No team has played as few road games as the Heat, which hosted 14 of its first 19 to start the season.
The schedule isn’t nearly as forgiving over the next seven weeks — Miami plays 12 of 13 on the road in one grueling January stretch — and far more will be required than the dreadful effort the Heat served up here Wednesday night.
Turnover-prone on offense and sluggish and slow-reacting on defense, the Heat was trampled early, plunged into a 20-point halftime hole and trailed by 26 after three in a 99-81 loss to the Hornets.
“Big old-fashioned butt-whooping,” Chris Bosh said. “Everything was off. We messed up in every facet. By now, we should know our game and what we want to get to, but we don’t do it. We talk about things, but we don’t do it. We’ve had enough conversations. I don’t know how many speeches [Udonis Haslem] has to give.”
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Dwyane Wade put it this way: “We just didn’t play hard enough. I’ve been cautioning everybody that we’re just not there yet. It’s going to take a while.”
What specifically irked Wade and Bosh was the Heat’s freelancing tendencies on offense.
“You can’t freelance on the road,” said Wade, who scored 11 points in 25 minutes. “C.B. has to touch the ball in spots where he’s comfortable. I have to touch the ball in spots where I’m comfortable and then we play from there. You can get away with that at home. On the road, you have to be specific where you want to go.”
Bosh, who had just seven points and two rebounds in 21 minutes, seemed somewhat exasperated, saying he’s “reliant” on getting the ball in the right spot. “In this system, it is a necessity the ball moves. If the ball doesn’t move, I don’t move. Nothing moves for me. It’s going to be zero, zero, zero.
“We need to put the ball in certain places. Day to day, we don’t know where the ball is going. … We get to the game and everything stops.”
So why is this happening?
“Everyone means well,” Wade said. “You can’t spar on the road. You have to get to your game right away.”
The Heat committed 18 turnovers (including six by Hassan Whiteside) and shot 38.7 percent. Goran Dragic scored just five points (2-for-7 shooting) after three consecutive sharp games. Whiteside scored six points and struggled when given several chances to post up.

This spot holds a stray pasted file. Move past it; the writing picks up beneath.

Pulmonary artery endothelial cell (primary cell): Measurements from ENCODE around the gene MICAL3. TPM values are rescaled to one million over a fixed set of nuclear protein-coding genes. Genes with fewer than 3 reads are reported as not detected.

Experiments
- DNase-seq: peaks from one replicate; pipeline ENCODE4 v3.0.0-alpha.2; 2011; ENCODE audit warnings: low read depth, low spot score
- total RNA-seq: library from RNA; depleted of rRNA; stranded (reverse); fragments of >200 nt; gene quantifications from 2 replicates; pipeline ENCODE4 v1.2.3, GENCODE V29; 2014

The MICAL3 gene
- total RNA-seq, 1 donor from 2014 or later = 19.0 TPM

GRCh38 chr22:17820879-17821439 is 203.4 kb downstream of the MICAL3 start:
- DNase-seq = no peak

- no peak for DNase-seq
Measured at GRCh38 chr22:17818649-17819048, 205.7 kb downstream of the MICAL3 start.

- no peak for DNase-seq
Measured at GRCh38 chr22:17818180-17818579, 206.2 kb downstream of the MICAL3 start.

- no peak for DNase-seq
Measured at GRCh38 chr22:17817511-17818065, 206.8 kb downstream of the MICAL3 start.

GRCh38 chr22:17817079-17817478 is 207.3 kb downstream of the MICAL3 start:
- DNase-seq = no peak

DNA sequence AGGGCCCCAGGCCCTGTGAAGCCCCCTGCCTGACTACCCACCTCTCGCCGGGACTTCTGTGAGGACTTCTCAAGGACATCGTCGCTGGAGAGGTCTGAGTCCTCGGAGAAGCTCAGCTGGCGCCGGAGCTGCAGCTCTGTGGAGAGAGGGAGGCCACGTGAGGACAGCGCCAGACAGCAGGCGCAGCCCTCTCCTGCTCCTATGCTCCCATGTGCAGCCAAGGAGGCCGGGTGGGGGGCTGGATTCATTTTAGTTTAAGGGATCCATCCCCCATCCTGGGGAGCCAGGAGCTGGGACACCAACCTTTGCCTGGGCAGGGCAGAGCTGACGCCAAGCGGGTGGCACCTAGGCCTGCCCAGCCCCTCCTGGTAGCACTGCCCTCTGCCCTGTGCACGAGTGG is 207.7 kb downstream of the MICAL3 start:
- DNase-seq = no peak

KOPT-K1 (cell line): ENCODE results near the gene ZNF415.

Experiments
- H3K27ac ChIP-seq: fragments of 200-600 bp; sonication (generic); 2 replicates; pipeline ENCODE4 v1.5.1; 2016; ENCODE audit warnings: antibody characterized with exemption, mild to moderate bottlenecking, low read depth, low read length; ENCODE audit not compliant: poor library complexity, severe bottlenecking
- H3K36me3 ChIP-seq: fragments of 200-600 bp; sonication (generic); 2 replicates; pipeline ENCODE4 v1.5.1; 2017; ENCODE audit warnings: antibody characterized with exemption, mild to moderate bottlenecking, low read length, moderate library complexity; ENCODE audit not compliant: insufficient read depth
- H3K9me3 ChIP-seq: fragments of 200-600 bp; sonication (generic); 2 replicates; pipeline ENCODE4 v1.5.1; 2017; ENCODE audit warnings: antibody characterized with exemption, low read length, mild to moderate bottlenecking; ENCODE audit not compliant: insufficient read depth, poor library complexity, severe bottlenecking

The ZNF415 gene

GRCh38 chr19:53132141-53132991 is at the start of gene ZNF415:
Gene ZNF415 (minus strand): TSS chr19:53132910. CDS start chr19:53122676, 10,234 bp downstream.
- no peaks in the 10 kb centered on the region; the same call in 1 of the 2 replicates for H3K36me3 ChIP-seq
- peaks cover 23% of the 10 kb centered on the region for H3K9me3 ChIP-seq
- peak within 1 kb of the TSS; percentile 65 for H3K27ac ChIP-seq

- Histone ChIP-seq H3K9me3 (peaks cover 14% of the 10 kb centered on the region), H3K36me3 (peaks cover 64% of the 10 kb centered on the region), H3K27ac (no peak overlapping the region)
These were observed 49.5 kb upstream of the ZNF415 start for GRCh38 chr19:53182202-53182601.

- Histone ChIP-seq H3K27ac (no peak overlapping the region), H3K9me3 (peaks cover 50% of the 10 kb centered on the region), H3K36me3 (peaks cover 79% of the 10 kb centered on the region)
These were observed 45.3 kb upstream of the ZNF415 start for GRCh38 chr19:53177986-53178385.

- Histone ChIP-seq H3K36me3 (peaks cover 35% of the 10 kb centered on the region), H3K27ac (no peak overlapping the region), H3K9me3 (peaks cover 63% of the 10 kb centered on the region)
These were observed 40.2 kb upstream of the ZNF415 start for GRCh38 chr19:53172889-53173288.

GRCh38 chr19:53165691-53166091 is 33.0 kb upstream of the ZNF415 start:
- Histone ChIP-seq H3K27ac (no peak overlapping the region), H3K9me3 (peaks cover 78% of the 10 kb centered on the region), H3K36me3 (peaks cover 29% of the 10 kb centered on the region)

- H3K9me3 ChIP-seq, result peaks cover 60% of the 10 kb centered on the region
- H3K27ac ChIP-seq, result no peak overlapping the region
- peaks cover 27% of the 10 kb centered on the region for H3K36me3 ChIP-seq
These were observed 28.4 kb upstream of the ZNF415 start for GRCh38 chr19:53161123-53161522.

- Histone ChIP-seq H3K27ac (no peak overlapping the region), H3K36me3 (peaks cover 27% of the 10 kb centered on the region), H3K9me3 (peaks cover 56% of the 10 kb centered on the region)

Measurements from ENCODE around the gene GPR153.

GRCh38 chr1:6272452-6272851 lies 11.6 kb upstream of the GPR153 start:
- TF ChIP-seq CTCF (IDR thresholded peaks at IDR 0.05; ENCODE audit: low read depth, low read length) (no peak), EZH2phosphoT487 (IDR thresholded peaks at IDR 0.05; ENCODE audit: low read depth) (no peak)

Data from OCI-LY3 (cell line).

Defensively, Miami was too slow in rotating to three-point shooters, with Charlotte opening 7 for 12 from beyond the arc and finishing 11 for 27 (41 percent).
Everything was off. We messed up in every facet. We talk about things, but we don’t do it. We’ve had enough conversations. I don’t know how many speeches [Udonis Haslem] has to give.
The Heat, which ranked in the top three in field-goal percentage against for much of the season, has now had back-to-back defensive stinkers. On Monday, Miami allowed 114 points and 50 percent shooting, including 9 for 18 on threes, in an 11-point loss to Washington.
On Wednesday, Charlotte shot 49 percent, with too many attempts going unchallenged.
“It’s the game everyone is playing,” Wade said of teams spreading the floor. “You have to make faster adjustments on the fly.”
Luol Deng returned after missing six games with a hamstring injury, but Erik Spoelstra started Gerald Green in order to limit Deng’s minutes.
The Heat (12-8) began the night second in the Eastern Conference but just a game out of ninth. With 10 Eastern teams beginning Wednesday above .500 and another (Washington) just one game under, there’s less margin for error than a year ago. The Heat’s 36 points in the first half were its second-fewest in 20 games this season and its 20-point halftime deficit was its largest. Miami, led in scoring by Tyler Johnson’s 20, never drew closer than 15 in the second half.
“Offensively, very sloppy,” Spoelstra said. And defensively, “we got torched. It just seemed like we were late on everything. We tried everybody. Our players were trying to step up in huddles. They outplayed us in all facets.”